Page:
The evening began with cocktails and a chance to meet some fellow instagrammers. After that we were given a tour of the museum by the Met’s Chief Digital Officer Sree Sreenivasan. He was a perfect guide, pointing out some of his favourite pieces and relaying amusing anecdotes about various works. Everywhere we went cameras snapped away, capturing the art, selfies, and each other. There was even a group photo taken in the American Wing Courtyard of everyone lying on the ground.
"Colossal Seated Statue of Amenhotep III, Reinscribed by Merneptah" (ca. 1390–1353 B.C.). Photo by Michele.
"The American Wing Courtyard." Photo by Michele
"Nydia, the Blind Flower Girl of Pompeii" Randolph Rogers (carved 1959). Photo by Michele.
"Adam" Tullio Lombardo (ca. 1490-95). Take a good look. Once he's placed
in his new niche later this year, you'll only get a front view. Photo by Michele.
"Marble portrait bust of the Empress Sabina" Roman (ca. A.D. 122-128).
Being in the museum at night with such a small group of people was exciting. Besides the bonus of not having to deal with crowds and their accompanying noise, there was the opportunity to see the museum literally in a different light. With no natural light and the electric ones dimmed (at least they seemed that way), shadows appeared and pieces took on a different look. During the day the Sackler Wing, home of the Temple of Dendur and the “Nile," is normally flooded with light from a glass wall but at night in the dark the place becomes more mysterious: the temple seems larger than usual, the "Nile" murkier (next time they should turn the overheads off completely and have lit torches at the temple entrance—just a suggestion). And I couldn't help but think that being in the Roman Sculpture Court, one of my new favourite spots in the museum, might be a bit unnerving if you were there alone at night (too many empty eyes staring at you).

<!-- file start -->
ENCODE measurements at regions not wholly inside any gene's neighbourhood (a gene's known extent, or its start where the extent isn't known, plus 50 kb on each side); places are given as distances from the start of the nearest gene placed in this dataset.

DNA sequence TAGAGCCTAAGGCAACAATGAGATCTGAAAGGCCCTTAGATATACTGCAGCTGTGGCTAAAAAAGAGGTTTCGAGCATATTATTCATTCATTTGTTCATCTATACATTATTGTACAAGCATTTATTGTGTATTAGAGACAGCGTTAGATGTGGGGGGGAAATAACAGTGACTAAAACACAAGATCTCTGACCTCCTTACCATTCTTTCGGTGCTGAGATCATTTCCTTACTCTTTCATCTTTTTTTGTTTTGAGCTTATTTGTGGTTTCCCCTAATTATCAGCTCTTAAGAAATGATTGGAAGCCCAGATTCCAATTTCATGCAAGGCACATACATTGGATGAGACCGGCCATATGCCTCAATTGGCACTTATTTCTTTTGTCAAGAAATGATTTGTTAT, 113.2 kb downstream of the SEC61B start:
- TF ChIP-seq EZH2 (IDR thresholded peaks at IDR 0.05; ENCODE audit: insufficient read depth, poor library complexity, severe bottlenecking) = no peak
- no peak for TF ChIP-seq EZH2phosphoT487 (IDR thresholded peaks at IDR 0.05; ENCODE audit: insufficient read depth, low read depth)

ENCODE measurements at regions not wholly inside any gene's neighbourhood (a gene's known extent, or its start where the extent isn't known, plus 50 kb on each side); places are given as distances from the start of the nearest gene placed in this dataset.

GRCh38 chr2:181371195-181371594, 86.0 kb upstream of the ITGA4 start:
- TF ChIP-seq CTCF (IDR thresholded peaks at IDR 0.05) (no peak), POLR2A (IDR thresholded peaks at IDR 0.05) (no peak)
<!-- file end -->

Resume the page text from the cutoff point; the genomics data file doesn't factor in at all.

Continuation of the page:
Going to an instameet and exploring the museum after dark are two things I'd love to do again. Thank you to the Met and Bloomberg Philanthropies for hosting such a wonderful event.
To see the museum at night, try visiting on Friday or Saturday evenings when the Met stays open until 9 pm. You may not get a private tour but the crowds will be thinner. And to find out what’s going on at the Met, download their new app here.